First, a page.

Print this page

Morocco to institute probe over ‘Caprivi Strip’

06 June 2017
Author  Albertina Nakale, New Era | International pick by the Media Editor, Barotseland Post
Namibian President Hage Geingob


WINDHOEK-In response to the support and solidarity shown by the Namibian government towards the people of Western Sahara in their quest to gain independence, Morocco has reportedly threatened to institute an investigation over Namibia’s apparent domination of what was once known as the Caprivi Strip.

Namibia has on many occasions vowed it would not tire nor rest in its quest to see Morocco – which was recently re-admitted into the African Union (AU) – give up its continued occupation of Western Sahara.

President Hage Geingob is the latest high-profile Namibian leader to speak out in support of the right to self-determination of the people of Western Sahara, following similar demands by National Assembly Speaker Peter Katjavivi and International Relations Minister Netumbo Nandi-Ndaitwah.

Speaking during the 5th Continental African Conference in Solidarity with Cuba Geingob yesterday revealed that Morocco was reportedly planning to pass a motion to investigate Namibia over its alleged domination of the Caprivi Strip, as Morocco apparently believes that the Zambezi Region is an independent country.

Geingob said Morocco’s plans come in response to Namibia’s continued determination and commitment to ensure that Western Sahara gains full independence.

Morocco annexed Western Sahara in 1975 and has since been resisting all efforts by the Saharawi people to regain the right to self-determination and independence.

“We can’t forget our comrades. We can’t forget the Saharawi people. Apparently Morocco is passing a motion. They claim we have problems in Caprivi (Zambezi). They say they will go investigate Caprivi, because we are vocal [on the issue of Western Sahara]. It’s a new attempt by Morocco [to stop us]. We’re not going to stop,” Geingob told over 170 delegates, including Cuban representatives.

The United Nations is also seized with the matter, but the recent re-admission of Morocco to the AU might bolster its continued stranglehold over the country, also known as the Saharawi Republic, some observers of African politics believe.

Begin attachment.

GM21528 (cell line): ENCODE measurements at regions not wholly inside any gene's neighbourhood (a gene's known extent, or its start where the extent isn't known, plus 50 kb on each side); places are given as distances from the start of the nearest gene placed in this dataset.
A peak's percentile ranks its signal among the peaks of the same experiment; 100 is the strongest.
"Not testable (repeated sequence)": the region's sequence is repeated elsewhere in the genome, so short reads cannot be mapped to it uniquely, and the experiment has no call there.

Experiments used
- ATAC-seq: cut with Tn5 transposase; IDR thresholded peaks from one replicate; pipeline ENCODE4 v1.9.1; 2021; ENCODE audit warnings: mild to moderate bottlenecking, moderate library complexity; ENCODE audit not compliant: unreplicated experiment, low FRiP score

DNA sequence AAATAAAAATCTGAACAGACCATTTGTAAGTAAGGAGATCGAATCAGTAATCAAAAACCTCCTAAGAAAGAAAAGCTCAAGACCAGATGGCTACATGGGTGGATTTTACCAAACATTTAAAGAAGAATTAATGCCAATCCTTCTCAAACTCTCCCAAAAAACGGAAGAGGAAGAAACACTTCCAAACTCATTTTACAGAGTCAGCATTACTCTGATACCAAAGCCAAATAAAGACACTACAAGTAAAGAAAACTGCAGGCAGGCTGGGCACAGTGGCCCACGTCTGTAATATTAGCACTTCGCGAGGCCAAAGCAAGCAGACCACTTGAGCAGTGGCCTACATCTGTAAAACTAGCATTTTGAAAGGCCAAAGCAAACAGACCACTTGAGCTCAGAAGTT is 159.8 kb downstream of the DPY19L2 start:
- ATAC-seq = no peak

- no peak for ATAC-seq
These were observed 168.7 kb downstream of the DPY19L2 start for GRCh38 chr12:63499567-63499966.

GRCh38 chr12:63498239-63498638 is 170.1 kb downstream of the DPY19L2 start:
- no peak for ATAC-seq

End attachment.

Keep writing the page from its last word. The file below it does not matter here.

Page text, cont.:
Geingob said Morocco would be wasting its time investigating Namibia over the Caprivi Strip, as it is legally part of Namibia.

The conflict in Caprivi in the 90s involved an armed conflict between the Caprivi Liberation Army (CLA), a rebel group aiming for the secession of the Caprivi Strip from Namibia, led by Mishake Muyongo, and the Namibian government.

The launch of the secessionist campaign occurred on August 2, 1999 when the CLA launched an attack in Katima Mulilo, occupying the state-run radio station and attacking a police station, the Wanella border post and an army base.

Namibian armed forces quashed the secessionist attempt within a matter of days.

In this regard, Geingob said Muyongo, who has since fled Namibia for exile in Denmark, was part of the founders of the republic, who had agreed to and signed the Namibian Constitution, which lawfully recognises the Caprivi Strip as part of Namibia.

Muyongo was a member of the National Assembly from 1990 to 1999. In the 1994 presidential election he was placed second, behind then president Sam Nujoma, with 23.08 percent of the vote.

After Muyongo expressed support for the Caprivi secessionist movement in 1998, he was suspended from the DTA in August 1998 at an extraordinary meeting of the party’s executive committee.

Muyongo later fled the country with Chief Boniface Mamili of the Mafwe.

Other alleged secessionists, including the former governor of the then Caprivi Region (today Zambezi) John Mabuku fled to Botswana around the same time.

Muyongo was replaced as DTA president by Katuutire Kaura, who called for Muyongo to be brought back and put on trial. Muyongo escaped the harrowing Caprivi treason trial in Namibia and remains in exile in Denmark.

The unresolved issue of the status of Western Sahara is Africa’s oldest territorial dispute. Namibian leaders are insistent that Africans should not fold their hands and look the other way, while Morocco continues its illegal colonial occupation of Western Sahara and the suppression of the rights and aspirations of the Saharawi people - NEW ERA

Comment Item